October 18, 2012
Charles Barton’s Hell Town is a short, silly film that gives audiences a peak at another aspect to John Wayne. Simply put, the man could be funny. In
we see him prancing around the wild frontier in a cooking apron, ducking behind
chairs to avoid a villain, and exchanging comedic gems with his travel
companion, Dinkey Dooley, who never met a man he didn’t try to sell a lightning
rod to. In Hell Town Hell Town,
Dare Rudd. It’s a name only a screenwriter trying to be too clever for his own
good would come up with. You can just hear his thought process: His life is a series of chances. I know!
I’ll call him Dare! That’s
nothing, though. In an earlier film, Wayne
played a character named Dusty Rhodes. Get it?
But I digress. You’ll have to forgive me for this, though.
is only 59 minutes long, and for the first five minutes nothing seems to
happen. If I don’t add little sidebars, I’m liable to give too much away. As
for those first five minutes, they are a jumbled mess of stock footage of
cowboys and cows, in addition to some fairly incoherent cuts involving two
groups engaging in a gun fight. Who they are is a mystery, why they are
fighting is a mystery, and because of the editing, exactly which group we’re
looking at is a mystery. To make matters worse, the film cuts back and forth
between a virtual war zone and a group of cowboys peacefully leading a cattle herd,
which creates a odd mix of contradictory emotions, calm and panic. Just which
one the director intended viewers to feel is unclear. Hell Town
Thankfully, Dare and his good buddy Dinkey arrive on the scene to add clarity to the scene and give the audience something to focus on. So just what do two strangers do when they accidentally stumble upon a shoot out? Why, join the battle of course. The “right side”, Dare speculates, will surely offer them a reward for helping them out. So they offer their assistance – help from Montana, they call it – and the smile on the face of the man they offer it to is more than enough evidence that their help is appreciated. Suddenly, the fight is joined, and a puzzling cry goes out. It’s the law. Run. Leave it to Dinky to sum it all up perfectly. I think we’re on the wrong side. Luck is with them, however. The law turns out to be Dare’s cousin, Tom Fillmore (John Mack Brown), who has not only power, money, and respect but also a beautiful girlfriend he intends to marry. Viewers familiar with Westerns from this period will know right away just how unlikely that is to happen now that Dare Rudd is in town.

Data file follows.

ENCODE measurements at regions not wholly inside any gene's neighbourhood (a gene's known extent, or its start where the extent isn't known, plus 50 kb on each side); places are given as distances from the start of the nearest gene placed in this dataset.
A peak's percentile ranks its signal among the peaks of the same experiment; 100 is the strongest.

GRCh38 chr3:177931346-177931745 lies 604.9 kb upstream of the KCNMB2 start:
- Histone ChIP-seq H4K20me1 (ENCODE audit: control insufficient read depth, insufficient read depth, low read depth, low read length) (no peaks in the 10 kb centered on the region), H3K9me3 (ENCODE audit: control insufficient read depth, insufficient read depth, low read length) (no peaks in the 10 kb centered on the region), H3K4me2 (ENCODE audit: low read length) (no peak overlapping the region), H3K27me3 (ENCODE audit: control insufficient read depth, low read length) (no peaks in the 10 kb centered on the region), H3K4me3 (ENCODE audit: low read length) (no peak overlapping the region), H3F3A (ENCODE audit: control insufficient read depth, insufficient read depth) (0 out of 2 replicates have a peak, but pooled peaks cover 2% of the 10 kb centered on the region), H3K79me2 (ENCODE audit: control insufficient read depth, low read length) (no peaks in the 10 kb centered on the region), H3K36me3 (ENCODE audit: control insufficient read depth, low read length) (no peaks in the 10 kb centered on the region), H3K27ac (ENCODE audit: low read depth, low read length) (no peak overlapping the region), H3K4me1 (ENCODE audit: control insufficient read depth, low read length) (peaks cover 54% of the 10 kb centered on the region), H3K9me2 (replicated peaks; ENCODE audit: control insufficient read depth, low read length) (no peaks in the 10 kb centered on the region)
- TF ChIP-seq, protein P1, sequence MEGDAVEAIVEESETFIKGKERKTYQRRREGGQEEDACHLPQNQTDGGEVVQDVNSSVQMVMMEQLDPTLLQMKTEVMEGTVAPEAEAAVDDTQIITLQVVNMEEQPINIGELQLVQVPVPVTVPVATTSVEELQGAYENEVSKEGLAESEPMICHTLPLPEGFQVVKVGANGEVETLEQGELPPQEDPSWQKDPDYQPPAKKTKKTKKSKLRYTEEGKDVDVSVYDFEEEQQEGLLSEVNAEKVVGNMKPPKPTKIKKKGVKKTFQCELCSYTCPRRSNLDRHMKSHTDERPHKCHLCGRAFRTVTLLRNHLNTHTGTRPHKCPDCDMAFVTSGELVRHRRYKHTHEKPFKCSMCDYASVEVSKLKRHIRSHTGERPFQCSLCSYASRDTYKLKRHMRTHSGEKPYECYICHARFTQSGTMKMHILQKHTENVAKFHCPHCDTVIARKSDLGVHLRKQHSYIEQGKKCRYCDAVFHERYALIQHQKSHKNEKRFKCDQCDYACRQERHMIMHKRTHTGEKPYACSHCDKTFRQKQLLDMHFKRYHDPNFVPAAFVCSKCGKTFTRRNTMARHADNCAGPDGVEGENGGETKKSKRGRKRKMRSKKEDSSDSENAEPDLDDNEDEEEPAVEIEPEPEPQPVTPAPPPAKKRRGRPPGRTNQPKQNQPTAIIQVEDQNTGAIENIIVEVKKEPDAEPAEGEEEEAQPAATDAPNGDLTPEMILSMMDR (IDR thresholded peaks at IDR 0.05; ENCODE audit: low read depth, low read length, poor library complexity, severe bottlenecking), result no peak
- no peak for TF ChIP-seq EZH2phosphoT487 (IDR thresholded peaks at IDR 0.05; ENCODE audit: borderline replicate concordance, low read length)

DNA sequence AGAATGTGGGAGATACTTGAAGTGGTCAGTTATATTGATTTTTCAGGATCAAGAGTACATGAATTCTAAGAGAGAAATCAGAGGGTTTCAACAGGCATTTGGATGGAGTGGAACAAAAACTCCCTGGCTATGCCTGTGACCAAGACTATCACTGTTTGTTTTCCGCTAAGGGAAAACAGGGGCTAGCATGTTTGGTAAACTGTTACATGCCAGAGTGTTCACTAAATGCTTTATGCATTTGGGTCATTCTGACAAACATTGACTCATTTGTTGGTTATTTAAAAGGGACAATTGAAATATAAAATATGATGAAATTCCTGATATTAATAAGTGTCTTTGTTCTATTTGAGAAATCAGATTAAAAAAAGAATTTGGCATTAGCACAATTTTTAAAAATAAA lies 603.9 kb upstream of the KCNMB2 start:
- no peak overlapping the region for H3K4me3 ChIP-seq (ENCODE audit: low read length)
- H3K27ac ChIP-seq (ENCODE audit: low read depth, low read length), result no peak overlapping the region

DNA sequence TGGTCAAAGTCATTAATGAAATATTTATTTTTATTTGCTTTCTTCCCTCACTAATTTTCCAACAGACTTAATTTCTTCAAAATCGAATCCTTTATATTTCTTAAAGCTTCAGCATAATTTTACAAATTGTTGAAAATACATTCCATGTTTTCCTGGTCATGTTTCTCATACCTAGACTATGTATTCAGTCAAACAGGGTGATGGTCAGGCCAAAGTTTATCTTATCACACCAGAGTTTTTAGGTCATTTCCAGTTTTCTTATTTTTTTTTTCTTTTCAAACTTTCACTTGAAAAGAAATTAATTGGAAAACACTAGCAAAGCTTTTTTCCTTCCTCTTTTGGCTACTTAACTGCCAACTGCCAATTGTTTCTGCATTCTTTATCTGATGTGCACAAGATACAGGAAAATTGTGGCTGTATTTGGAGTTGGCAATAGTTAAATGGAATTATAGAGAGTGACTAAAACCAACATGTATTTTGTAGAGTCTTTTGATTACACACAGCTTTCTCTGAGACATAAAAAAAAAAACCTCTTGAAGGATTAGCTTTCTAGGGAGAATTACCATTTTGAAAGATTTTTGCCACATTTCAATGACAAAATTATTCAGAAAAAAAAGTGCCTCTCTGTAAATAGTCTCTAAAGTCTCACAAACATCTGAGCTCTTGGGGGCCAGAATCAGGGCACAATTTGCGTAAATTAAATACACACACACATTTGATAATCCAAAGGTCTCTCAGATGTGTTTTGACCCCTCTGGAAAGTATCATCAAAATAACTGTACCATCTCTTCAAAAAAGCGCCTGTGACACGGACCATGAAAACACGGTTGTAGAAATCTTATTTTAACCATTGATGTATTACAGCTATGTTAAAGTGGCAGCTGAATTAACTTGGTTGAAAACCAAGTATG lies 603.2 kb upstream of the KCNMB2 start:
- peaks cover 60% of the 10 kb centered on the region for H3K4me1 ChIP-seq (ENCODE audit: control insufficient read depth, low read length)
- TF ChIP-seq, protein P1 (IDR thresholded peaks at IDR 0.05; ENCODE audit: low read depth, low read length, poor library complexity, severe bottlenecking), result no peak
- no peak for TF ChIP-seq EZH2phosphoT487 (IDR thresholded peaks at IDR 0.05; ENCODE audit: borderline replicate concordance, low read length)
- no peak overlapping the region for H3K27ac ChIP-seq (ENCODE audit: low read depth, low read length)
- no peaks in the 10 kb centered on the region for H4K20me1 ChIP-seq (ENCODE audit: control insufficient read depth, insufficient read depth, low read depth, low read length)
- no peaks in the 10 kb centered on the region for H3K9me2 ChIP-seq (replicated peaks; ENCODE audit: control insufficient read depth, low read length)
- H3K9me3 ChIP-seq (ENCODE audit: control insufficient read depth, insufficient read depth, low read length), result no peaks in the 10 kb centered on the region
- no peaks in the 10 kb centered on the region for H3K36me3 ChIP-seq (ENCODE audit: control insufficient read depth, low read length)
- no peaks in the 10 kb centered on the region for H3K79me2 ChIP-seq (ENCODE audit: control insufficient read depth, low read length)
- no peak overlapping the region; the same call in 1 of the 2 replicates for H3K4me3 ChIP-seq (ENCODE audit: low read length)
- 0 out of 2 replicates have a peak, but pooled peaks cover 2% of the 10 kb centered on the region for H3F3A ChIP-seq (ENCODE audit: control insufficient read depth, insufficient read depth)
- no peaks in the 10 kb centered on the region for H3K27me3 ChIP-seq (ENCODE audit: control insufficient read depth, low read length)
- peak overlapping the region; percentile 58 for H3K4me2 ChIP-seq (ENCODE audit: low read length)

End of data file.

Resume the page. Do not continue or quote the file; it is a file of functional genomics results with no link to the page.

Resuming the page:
Hell Town doesn’t set any standards for westerns in the sound era, yet if you compare it to some of Wayne’s other early B-westerns, you notice progression in the genre. The plot moves along at a brisker pace, the dialogue is more realistic, and characters are more developed. I appreciated the way the relationship between Dare and Judy (Marsha Hunt) progresses at a somewhat believable pace. Earlier Wayne films ended with a rather abrupt announcement of marriage to a woman he’d often only met weeks hours earlier. Here we clearly see Judy’s feeling grow from mild amusement to genuine concern. Is it realistic, though, that Tom would just sit back and watch as the woman he loves slips away? Maybe not. I doubt I would be as cordial as Tom if a relative had designs on the one I loved. However, the nobility with which he steps aside is surprisingly in keeping with the kind of man he is, and Brown’s handling of the scene makes it downright touching.
It is doubtful anyone will ever call Hell Town one of John Wayne’s better films. However, having seen a few of his films that preceded it, it is clear that this film is significant. Watch Wayne’s performance during an unwise card game to understand what I mean. In the scene, his facial expression realistically reveals his weakness and his shame. He knows he’s licked, yet he just can’t bring himself to walk away. His expression doesn’t reveal hope that his fortunes will turn around, just a deep-seated despair that it is happening again and he is powerless to stop it. It is in this scene that we see the seeds of so many of the Wayne’s most memorable performances, and I was reminded of just how good Wayne can be in these kinds of scenes.
Hell Town is adequately directed. True, it relies too much on stock footage to extend its length and has several moments of clumsy, almost lazy, editing. However, the script is fun, its banter is clever, and its characters are well crafted. Plus it has the Duke. With this combination, how can you go wrong? (on DVD and Blu-ray)
*A side note about Syd Saylor, who plays Dinkey Dooley. His filmography on IMDB spans almost four decades and includes 418 roles. Quite impressive indeed.